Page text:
Just walking 10,000 steps a day ISN'T enough – strong muscles are key to a long life

The key to living longer is strengthening your muscles and bones, according to a new review from Public Health England (PHE).

While you should still be doing aerobic exercises to boost your heart and lung health, experts say you should also incorporate strengthening exercises using weights and resistance training at least twice a week.

If lifting weights isn't for you then taking up tennis, ball games or even dancing will provide the same benefits, providing you feel the burn in your muscles.

Dr Alison Tedstone, head of diet, obesity and physical activity at PHE, said: "Alongside aerobic exercise such as brisk walking, all adults should be aiming to do strengthening and balancing activities twice per week.

"On average we’re all living longer and this mixture of physical activities will help us stay well in our youth and remain independent as we age.

"It can also help ease those difficult or life-changing moments like pregnancy, menopause, onset of or diagnosis of disease, retirement and recovery from hospitalisation."

Poor muscle strength increases the risk of a fall by 76 per cent in those aged over 65, PHE officials said, which can lead to bone fractures and even death.

Current statistics show that falls are responsible for around 95 per cent of all hip fractures, costing the NHS over £1 billion per year.

Jess Kuehne of the Centre for Ageing Better added: "It’s clear that we need to give equal weighting to activities that boost muscle and bone strength and improve balance rather than simply focusing on aerobic exercise.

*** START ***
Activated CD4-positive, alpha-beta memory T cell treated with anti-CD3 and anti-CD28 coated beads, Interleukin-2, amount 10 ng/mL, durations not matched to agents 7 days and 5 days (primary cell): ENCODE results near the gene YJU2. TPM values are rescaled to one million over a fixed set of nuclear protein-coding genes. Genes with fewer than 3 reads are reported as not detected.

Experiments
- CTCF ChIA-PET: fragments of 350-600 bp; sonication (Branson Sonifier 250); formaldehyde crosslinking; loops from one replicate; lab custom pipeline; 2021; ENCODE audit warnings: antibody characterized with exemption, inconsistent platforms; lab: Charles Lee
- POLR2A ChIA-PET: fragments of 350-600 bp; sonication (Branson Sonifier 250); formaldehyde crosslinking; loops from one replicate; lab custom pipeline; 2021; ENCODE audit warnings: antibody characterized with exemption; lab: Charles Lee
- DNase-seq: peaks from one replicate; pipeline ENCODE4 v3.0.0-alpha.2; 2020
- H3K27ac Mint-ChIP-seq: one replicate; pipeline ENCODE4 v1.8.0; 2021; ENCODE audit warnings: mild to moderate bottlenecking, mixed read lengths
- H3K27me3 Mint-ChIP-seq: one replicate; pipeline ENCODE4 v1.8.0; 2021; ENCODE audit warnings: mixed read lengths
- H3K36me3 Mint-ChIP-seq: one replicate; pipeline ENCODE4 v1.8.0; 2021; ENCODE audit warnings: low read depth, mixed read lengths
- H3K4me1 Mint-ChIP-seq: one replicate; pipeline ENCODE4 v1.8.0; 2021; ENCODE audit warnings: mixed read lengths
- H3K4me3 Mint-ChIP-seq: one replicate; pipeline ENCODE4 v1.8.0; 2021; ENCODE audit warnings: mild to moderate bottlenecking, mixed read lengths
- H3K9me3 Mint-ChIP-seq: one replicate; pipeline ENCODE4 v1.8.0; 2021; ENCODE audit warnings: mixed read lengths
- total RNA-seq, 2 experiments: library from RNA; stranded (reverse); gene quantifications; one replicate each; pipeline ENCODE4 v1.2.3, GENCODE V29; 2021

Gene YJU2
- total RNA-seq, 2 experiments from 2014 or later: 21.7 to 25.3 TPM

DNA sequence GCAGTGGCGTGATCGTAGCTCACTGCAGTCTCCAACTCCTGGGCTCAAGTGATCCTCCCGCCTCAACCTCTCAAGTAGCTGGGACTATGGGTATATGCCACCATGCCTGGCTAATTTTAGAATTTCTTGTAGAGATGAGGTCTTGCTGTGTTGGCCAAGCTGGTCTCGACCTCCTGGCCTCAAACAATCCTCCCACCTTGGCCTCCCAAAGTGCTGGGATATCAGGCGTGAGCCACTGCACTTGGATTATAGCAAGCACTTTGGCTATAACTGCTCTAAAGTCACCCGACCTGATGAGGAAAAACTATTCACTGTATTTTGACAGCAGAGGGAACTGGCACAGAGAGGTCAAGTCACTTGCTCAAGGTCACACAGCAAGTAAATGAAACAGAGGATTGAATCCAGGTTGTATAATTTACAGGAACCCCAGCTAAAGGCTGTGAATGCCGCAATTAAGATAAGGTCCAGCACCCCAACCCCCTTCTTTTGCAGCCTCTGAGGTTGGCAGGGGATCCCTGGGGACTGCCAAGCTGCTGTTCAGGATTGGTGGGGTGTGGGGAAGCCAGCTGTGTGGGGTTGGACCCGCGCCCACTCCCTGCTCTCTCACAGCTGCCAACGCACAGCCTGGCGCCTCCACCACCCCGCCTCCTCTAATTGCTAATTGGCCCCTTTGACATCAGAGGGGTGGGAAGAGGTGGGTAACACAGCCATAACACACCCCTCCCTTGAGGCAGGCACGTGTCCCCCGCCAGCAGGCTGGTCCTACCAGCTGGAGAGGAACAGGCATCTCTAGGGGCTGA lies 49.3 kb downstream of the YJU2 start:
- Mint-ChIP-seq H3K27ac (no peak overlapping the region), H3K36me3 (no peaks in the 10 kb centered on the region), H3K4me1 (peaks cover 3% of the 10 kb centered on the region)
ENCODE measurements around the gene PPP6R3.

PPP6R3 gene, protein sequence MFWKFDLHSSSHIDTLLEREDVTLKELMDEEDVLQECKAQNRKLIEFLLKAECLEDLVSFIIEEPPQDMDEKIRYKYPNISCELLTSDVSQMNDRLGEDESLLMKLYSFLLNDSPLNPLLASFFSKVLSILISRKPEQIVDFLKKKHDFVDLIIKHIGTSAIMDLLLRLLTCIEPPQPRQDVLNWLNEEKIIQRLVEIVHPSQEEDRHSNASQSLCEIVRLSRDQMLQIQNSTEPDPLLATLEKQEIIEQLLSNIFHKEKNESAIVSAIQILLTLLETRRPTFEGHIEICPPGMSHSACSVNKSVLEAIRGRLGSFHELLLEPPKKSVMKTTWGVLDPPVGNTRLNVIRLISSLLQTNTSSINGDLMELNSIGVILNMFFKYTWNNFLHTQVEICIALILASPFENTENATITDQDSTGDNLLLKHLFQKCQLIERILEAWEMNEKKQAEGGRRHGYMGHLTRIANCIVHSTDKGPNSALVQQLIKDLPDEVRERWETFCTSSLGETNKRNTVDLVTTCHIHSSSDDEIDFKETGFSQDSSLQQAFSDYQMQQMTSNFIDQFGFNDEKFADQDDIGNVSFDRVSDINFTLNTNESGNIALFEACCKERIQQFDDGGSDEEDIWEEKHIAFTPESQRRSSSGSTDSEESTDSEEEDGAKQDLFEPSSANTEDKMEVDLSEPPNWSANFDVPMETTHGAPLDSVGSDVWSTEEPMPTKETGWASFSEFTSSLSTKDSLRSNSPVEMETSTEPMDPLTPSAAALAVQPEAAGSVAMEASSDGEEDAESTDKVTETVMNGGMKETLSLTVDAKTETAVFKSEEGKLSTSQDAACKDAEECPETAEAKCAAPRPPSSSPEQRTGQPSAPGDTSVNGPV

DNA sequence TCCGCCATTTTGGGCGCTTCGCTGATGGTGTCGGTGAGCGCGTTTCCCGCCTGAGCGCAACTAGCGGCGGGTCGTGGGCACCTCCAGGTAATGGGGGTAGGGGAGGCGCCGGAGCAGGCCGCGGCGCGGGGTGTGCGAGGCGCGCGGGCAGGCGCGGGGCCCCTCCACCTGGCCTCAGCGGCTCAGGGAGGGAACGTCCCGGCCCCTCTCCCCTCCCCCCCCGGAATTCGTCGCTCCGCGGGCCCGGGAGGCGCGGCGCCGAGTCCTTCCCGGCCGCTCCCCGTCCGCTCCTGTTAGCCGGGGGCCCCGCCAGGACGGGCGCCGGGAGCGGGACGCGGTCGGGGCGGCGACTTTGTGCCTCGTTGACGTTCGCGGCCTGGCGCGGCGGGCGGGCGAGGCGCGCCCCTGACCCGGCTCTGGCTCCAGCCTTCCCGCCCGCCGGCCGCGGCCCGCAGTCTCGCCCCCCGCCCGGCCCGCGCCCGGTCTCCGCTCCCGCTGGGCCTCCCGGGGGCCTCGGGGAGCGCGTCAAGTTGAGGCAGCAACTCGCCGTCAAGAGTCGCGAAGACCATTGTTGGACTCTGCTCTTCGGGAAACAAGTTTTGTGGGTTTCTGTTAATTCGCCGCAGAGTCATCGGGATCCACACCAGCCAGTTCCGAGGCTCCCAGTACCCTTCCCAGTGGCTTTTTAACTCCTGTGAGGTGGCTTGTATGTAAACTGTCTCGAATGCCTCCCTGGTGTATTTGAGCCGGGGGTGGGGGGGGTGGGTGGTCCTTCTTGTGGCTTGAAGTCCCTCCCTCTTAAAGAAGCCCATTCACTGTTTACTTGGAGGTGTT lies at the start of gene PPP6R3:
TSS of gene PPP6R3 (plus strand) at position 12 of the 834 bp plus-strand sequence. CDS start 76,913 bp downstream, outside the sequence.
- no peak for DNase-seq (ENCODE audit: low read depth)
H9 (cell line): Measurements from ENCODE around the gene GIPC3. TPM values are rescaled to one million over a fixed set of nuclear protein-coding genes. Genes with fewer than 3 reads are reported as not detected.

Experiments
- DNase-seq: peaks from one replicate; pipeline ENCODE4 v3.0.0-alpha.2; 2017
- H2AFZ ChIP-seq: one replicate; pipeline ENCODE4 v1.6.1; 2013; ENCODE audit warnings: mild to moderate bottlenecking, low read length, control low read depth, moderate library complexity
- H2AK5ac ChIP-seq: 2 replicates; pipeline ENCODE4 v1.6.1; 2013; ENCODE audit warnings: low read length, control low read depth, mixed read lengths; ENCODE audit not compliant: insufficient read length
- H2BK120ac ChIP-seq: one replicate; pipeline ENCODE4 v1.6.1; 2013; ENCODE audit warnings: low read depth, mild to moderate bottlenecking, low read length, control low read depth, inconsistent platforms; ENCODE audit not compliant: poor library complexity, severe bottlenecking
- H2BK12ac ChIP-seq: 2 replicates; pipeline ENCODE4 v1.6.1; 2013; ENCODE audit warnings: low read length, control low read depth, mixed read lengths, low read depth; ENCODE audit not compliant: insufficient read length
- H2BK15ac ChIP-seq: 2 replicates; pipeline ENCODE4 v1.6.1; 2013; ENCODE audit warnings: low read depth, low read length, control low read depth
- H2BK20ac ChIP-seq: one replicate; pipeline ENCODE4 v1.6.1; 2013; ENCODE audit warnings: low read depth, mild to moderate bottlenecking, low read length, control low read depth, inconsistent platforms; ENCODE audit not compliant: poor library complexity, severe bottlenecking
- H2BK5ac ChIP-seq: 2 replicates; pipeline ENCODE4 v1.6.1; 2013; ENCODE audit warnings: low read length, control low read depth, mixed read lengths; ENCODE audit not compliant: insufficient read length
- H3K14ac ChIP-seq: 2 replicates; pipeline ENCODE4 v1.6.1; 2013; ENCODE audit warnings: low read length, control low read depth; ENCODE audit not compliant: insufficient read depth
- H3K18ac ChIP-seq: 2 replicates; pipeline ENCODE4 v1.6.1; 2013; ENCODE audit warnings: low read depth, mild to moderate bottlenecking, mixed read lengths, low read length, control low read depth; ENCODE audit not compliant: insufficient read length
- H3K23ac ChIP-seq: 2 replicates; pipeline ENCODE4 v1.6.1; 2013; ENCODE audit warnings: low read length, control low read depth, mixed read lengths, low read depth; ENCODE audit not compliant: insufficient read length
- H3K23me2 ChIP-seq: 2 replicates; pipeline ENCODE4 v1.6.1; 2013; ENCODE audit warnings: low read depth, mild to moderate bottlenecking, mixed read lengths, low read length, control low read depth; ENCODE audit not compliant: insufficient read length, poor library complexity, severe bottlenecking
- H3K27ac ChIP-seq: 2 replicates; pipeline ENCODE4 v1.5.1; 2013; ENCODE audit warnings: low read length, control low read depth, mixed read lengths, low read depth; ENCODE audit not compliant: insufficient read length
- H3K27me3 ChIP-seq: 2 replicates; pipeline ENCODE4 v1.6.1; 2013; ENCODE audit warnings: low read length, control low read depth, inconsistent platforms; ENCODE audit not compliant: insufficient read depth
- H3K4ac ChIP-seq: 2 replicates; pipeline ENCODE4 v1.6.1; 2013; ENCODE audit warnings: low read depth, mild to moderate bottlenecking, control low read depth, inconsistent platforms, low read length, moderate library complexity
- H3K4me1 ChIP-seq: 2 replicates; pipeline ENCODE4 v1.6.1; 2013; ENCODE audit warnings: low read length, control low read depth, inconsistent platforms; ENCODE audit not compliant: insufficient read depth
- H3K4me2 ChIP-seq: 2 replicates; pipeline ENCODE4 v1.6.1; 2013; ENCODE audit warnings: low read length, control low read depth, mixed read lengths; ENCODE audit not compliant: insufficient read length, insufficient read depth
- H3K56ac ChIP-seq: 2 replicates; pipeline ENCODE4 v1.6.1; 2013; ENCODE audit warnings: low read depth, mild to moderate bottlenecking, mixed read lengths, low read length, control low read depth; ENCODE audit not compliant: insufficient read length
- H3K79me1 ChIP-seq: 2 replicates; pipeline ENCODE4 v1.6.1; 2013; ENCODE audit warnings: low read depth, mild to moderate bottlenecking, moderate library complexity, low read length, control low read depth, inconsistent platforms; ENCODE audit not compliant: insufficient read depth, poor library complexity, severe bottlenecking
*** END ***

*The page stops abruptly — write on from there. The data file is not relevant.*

"There is significant potential to make savings to health and social care services if we do more to promote muscle strengthening and balance activities and recognise their role in helping to keep people healthy and independent for longer, particularly as they age."

Obesity levels in the UK have more than trebled in the last 30 years and, on current estimates, more than half the population could be obese by 2050, according to the NHS.

About 27 per cent of the UK population is considered obese and a further 34 per cent are considered overweight, according to the latest Government statistics.

Being overweight significantly increases your risk of obesity related disease including heart attack, stroke, type 2 diabetes and 11 different types of cancer.

According to the World Health Organisation heart disease was the biggest killer in 2016 followed by stroke, both of which were responsible for 15 million deaths worldwide.

They have been the leading cause of death worldwide for the last 15 years, the organisation said.

The most effective way of avoiding an expanding waistline, and remaining healthy, is to eat a balanced diet and exercise regularly.

You should be aiming for at least 30 minutes of exercise five days a week, health bosses say.

Regular exercise can reduce your risk of major illness like heart disease, stroke, diabetes and cancer by up to 50 per cent, while also warning off mental illness and Alzheimer's.

It also lowers your risk of early death by 30 per cent.


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